Frack Off Says Artist Sam Peacock

Tabish Khan
By Tabish Khan Last edited 43 months ago
Frack Off Says Artist Sam Peacock
Copyright Sam Peacock
Copyright Sam Peacock
Copyright Sam Peacock
Copyright Sam Peacock
Copyright Sam Peacock
Copyright Sam Peacock
Copyright Sam Peacock
Copyright Sam Peacock
Copyright Sam Peacock
Copyright Sam Peacock

Fracking, or hydraulic fracturing to give it its proper name, has been making a lot of headlines in the last few years. Some argue it will destroy the environment and pollute local water supplies while others make the case for it being a vital part of our future energy mix.

Despite the fact that many artists make political works, we've not come across any who have tackled this controversial subject to date. Sam Peacock is an artist who has based his latest series of works upon this weighty subject; it was triggered when he heard that his home town of Rugby may be subject to nearby fracking.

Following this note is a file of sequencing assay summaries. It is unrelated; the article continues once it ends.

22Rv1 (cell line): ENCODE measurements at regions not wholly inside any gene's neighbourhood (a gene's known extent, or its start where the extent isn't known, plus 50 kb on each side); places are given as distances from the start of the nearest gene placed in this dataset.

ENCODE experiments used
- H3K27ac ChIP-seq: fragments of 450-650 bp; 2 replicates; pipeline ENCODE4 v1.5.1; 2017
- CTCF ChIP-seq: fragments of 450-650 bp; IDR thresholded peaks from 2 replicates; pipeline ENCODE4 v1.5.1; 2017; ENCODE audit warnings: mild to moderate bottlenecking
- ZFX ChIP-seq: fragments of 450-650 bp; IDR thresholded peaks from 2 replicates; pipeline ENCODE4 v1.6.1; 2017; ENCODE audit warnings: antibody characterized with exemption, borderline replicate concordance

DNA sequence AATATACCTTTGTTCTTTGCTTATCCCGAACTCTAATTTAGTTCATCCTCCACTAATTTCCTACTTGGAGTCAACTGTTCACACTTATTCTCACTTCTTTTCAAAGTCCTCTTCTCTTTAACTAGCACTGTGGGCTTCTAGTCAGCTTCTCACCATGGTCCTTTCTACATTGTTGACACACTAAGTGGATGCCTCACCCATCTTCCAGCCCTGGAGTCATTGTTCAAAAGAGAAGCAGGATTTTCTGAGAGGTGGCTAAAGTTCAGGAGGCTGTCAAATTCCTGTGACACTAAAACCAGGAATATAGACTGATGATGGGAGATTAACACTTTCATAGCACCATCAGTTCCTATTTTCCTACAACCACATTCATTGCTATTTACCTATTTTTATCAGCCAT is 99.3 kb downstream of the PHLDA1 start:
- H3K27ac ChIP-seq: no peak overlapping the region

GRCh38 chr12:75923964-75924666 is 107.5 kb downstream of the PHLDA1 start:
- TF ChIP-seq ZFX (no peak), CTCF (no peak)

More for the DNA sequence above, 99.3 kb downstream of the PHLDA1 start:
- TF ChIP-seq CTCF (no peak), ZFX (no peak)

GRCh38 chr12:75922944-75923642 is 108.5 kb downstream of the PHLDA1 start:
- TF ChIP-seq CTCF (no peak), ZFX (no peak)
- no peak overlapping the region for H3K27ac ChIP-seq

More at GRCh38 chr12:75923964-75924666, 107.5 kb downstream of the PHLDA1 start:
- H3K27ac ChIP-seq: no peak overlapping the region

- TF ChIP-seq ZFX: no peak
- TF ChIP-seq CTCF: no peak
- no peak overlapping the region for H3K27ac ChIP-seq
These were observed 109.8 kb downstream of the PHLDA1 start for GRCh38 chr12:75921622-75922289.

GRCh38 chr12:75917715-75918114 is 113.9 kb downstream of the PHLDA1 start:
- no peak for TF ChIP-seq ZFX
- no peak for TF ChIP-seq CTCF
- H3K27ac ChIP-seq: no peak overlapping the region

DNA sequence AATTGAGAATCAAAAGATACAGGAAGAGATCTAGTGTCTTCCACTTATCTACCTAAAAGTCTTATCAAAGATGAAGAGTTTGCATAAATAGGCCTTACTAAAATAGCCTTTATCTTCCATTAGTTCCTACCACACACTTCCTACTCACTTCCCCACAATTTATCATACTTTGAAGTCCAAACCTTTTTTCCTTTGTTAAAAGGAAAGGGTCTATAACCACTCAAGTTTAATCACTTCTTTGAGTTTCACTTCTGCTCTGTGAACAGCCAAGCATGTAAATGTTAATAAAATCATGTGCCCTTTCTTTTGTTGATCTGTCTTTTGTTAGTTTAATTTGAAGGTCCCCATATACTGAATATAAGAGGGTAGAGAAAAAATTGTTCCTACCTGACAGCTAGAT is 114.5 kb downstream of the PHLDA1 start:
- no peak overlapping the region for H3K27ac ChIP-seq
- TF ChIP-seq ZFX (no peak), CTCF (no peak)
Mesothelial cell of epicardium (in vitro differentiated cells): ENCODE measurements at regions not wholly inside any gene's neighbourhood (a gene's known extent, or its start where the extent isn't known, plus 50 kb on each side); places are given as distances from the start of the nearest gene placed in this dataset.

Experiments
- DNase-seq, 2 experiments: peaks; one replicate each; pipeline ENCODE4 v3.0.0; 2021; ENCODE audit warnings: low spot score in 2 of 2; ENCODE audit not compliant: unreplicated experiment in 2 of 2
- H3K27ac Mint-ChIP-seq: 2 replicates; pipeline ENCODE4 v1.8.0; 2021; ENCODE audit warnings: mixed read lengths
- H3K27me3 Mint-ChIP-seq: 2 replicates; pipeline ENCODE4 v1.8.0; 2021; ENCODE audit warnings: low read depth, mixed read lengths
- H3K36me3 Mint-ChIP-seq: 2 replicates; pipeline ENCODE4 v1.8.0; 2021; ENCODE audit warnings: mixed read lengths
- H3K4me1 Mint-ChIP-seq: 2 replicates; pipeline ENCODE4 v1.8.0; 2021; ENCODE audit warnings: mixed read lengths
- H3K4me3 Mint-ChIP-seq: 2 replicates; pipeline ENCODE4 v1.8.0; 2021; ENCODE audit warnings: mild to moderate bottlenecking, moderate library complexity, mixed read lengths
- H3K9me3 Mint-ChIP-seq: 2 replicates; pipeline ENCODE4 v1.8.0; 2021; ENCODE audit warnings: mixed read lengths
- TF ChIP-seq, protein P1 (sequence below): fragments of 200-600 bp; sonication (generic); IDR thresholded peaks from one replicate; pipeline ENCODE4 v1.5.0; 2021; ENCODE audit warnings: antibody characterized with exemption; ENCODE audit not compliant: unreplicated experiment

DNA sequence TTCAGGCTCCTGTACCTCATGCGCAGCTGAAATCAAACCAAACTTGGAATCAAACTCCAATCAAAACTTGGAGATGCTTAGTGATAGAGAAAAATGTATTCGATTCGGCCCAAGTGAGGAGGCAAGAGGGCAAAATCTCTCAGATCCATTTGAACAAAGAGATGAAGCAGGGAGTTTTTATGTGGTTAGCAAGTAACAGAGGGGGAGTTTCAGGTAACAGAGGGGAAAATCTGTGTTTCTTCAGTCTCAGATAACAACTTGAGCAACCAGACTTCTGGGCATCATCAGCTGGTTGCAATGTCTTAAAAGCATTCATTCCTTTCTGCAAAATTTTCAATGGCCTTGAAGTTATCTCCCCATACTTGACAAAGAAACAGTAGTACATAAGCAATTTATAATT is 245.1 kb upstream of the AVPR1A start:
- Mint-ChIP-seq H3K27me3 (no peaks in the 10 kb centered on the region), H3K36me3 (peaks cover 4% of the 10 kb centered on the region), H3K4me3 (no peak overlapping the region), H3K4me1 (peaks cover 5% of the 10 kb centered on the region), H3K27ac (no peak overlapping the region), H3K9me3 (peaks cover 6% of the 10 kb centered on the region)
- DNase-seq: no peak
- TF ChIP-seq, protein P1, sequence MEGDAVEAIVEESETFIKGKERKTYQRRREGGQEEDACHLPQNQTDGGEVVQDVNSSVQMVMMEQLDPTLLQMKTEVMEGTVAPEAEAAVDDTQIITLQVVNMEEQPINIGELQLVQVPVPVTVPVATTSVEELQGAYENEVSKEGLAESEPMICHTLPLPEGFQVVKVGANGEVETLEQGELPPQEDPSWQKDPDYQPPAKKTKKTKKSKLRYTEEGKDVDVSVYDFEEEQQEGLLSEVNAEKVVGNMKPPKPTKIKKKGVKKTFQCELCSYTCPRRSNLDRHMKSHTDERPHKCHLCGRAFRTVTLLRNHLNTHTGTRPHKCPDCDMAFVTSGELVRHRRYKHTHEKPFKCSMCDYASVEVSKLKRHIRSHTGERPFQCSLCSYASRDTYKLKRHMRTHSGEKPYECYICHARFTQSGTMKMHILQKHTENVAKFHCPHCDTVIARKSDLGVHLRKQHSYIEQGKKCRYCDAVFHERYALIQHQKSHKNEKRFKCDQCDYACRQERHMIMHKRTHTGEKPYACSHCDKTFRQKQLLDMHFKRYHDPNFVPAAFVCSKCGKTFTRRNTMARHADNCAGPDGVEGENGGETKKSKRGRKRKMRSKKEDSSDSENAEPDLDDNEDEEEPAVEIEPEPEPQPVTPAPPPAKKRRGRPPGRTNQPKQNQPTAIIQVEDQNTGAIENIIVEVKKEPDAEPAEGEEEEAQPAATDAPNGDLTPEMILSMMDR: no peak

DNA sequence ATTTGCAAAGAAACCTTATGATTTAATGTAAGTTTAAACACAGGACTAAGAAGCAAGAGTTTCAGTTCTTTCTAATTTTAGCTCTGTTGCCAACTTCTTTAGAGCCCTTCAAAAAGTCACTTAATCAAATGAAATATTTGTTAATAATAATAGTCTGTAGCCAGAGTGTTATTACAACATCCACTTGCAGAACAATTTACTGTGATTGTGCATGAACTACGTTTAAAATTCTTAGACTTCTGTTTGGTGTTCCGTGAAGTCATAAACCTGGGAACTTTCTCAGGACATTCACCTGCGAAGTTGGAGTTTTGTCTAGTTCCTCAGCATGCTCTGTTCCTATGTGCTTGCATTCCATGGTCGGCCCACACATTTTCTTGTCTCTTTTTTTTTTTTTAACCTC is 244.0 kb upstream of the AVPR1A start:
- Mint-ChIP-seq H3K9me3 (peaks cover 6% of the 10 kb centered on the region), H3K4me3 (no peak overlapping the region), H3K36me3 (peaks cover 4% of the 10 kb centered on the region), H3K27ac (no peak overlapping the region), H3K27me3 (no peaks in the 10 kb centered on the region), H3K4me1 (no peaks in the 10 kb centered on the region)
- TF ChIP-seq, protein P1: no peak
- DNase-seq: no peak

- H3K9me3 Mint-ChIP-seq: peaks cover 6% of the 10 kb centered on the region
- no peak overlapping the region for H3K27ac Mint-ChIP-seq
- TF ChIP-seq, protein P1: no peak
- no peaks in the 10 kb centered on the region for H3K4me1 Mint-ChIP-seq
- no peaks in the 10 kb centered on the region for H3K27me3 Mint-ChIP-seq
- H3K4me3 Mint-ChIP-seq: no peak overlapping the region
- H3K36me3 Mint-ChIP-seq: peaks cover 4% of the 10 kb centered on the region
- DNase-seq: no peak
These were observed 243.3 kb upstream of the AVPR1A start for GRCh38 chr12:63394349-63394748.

Peacock's previous landscapes have been made with some unusual ingredients including liquorice, coffee beans and demerara sugar. This unique mix has given the works a texture that reminds us of the works of Anselm Kiefer. For his fracking works, he's expanding this practice further into three dimensions.

The use of plaster will give each work a unique contour to align with the landscapes near potential future fracking sites. He will then break into them to create fractures within his work just as the land will be affected by fracking. Though Peacock is anti-fracking, the work itself isn't taking sides on the fracking debate — rather showing both the impacts on the earth and the creation of aesthetically pleasing art proving that the fracking debate is racked with ambiguity.

The exhibition itself will only be on for 10 days but will contain 48 smaller and four large scale works. It's one we're looking forward to, both to see the final products and to see people's reactions to Peacock's tackling of this controversial subject.

Sam Peacock: Fractured will be on at Curious Duke gallery, 173 Whitecross Street, EC1Y 8JT from 5-15 March. Entrance is free.

Last Updated 28 February 2015